Also, while Soviet-bloc aid used to amount to the equivalent of tens of millions of dollars annually, provided in cash, arms, training, and intelligence, Eastern Europe's liberation and the ravages of perestroika have caused this once-reliable source virtually to dry up.
Deprived of these sources, the PLO has in recent years become heavily dependent on handouts from Arab presidents, kings, and emirs-a demeaning return to pre-1970 circumstances. Gone are those heady days when 'Arafat had the leeway to act independently of his state sponsors. The PLO has steadily received at least $100 million a year from the Arab states since 1973, but the amount has recently edged toward $250-300 million a year. Arab states agreed to take up this slack in PLO funding primarily for offensive reasons (to gain influence) or defensive ones (to avoid retribution); in some cases they may even have done so out of conviction.
Nearly all of this income came from Kuwait, Saudi Arabia, and the other states that have just cut the PLO off. According to PLO records made public in 1988, the Saudi authorities over the previous decade had donated $855 million. Salim az-Za'nun, the PLO's representative in Kuwait, announced that the Kuwaitis had provided his organization with $2 billion over 26 years. In fact, the total contribution was much more, for both governments funneled massive amounts to Yasir 'Arafat personally. Abu Musa, indirectly confirmed this point in 1983: "Saudi Arabia gives him tens, hundreds of millions, to corrupt not to develop the revolution. It does not appear in the books. It is much more than the official contributions."
Not all the money came from government coffers. Palestinians living in Arab countries are supposed to pay 3 to 7.5 percent of their salaries by way of tax to the PLO. While it is unclear when and where these funds were actually collected and transmitted to the PLO, it appears that Kuwait, Saudi Arabia, and the UAE were the only states to do so on a regular basis; Samir Khalaf estimated that Palestinians in Kuwait alone sent $150 million a year to the West Bank and Gaza before the Iraqi invasion. All this has come to an end since 2 August 1991.
Individual Palestinians make contributions, especially at times of crisis, ranging from the very small (the purchase of "Arab Liberation Stamps") to the very large. Some contributions are voluntary, others extracted by threats.
The PLO's operations and political prominence depend heavily on money, and so the sudden disappearance of half the organization's budget is causing many problems.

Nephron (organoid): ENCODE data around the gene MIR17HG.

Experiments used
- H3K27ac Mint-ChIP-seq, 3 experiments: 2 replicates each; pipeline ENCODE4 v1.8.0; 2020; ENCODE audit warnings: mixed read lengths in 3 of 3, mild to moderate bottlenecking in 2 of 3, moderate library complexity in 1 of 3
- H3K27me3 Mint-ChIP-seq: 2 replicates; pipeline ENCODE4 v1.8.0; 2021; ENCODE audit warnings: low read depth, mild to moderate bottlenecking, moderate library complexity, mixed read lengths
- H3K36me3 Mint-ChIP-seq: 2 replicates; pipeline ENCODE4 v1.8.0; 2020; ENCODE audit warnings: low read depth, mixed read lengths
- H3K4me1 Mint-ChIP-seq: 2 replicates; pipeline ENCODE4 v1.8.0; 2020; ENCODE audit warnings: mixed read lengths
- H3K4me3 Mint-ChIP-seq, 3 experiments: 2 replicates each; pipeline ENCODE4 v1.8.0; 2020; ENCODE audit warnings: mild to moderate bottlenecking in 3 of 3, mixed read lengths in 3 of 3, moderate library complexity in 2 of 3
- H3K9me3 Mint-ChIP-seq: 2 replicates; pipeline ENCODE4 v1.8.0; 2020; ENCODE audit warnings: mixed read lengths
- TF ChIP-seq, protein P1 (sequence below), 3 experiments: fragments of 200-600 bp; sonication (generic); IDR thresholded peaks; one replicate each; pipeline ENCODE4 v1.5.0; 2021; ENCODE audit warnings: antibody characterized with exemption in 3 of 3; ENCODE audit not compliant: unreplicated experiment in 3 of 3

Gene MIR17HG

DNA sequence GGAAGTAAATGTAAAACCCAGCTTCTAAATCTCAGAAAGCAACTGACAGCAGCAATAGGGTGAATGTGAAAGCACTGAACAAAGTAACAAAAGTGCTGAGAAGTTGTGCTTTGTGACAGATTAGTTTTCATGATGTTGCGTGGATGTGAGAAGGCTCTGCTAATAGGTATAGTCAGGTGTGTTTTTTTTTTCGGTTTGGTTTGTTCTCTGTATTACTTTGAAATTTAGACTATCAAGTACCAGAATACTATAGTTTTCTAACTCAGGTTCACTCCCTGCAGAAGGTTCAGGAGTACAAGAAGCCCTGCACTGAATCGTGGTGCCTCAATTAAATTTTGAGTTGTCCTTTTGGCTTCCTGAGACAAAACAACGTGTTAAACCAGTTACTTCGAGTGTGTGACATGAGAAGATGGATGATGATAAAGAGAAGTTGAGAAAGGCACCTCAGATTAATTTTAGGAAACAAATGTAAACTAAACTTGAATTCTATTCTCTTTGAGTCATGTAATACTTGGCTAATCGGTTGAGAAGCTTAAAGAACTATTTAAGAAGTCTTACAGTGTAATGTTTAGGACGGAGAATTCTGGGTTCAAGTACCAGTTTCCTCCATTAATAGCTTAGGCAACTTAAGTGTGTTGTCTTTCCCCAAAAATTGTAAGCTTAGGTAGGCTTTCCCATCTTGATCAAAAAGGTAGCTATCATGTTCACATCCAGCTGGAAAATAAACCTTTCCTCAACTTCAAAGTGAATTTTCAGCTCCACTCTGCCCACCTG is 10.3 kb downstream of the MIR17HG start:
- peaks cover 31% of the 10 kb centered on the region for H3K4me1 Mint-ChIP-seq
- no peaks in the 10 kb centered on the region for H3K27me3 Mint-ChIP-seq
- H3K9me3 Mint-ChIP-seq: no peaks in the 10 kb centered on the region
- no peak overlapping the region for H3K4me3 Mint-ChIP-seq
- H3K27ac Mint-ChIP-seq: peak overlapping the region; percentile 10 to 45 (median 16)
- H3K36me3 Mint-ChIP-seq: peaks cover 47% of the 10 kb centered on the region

Money gives Yasir 'Arafat control over some twenty thousand gunmen, consisting of both conventional and irregular forces. It permits diplomacy on a grand scale; the PLO has two more "embassies" than Israel and 'Arafat sometimes visits three or four capitals in his own plane on a single day. It furthers the PLO's terrorist and military efforts. There's nothing like buying a small airline to penetrate the world of civil aviation, and this is what the PLO has done, through one George Khallaq, when it bought part equity in Transportes Aeros de Guinea-Bissau. On a smaller scale, the PLO has shown a marked interest in leasing commercial space at airports.
Money permits him to influence states by moving around liquid assets. Some $700 million was moved out of Jordan in 1986 to protest King Husayn's policies; $200 million was once transferred into Tunisia as a reward. Nor are all investments apolitical. Funds are on occasion loaned to allies in need, such as $12 million to the Nicaraguan government in 1981 and $100 million to Iraq in 1986. "Friendship" projects have included factories and farms in places like Syria, Guinea, the Maldives, and Poland. 'Arafat also has the means to do the odd favor. In 1985, he is said to have won the release of three Soviet hostages held in Beirut by paying $15 million to fundamentalist Muslims.
Money sways public opinion by allowing the PLO to subsidize the media. In February 1986, for example, a payment of some $150,000 to the pro-Jordanian Al-Quds newspaper of Jerusalem rapidly turned around that paper's editorial stance.
Money reduces the chances that a rival Palestinian organization will challenge 'Arafat's leadership. Half a year after the intifada erupted, the PLO responded by offering $50 million to its leadership - a clear attempt to bring an unruly upstart under company control. Hamas, the fundamentalist Muslim group that has emerged as the PLO's only serious rival, hopes to join the PLO to tap its funds.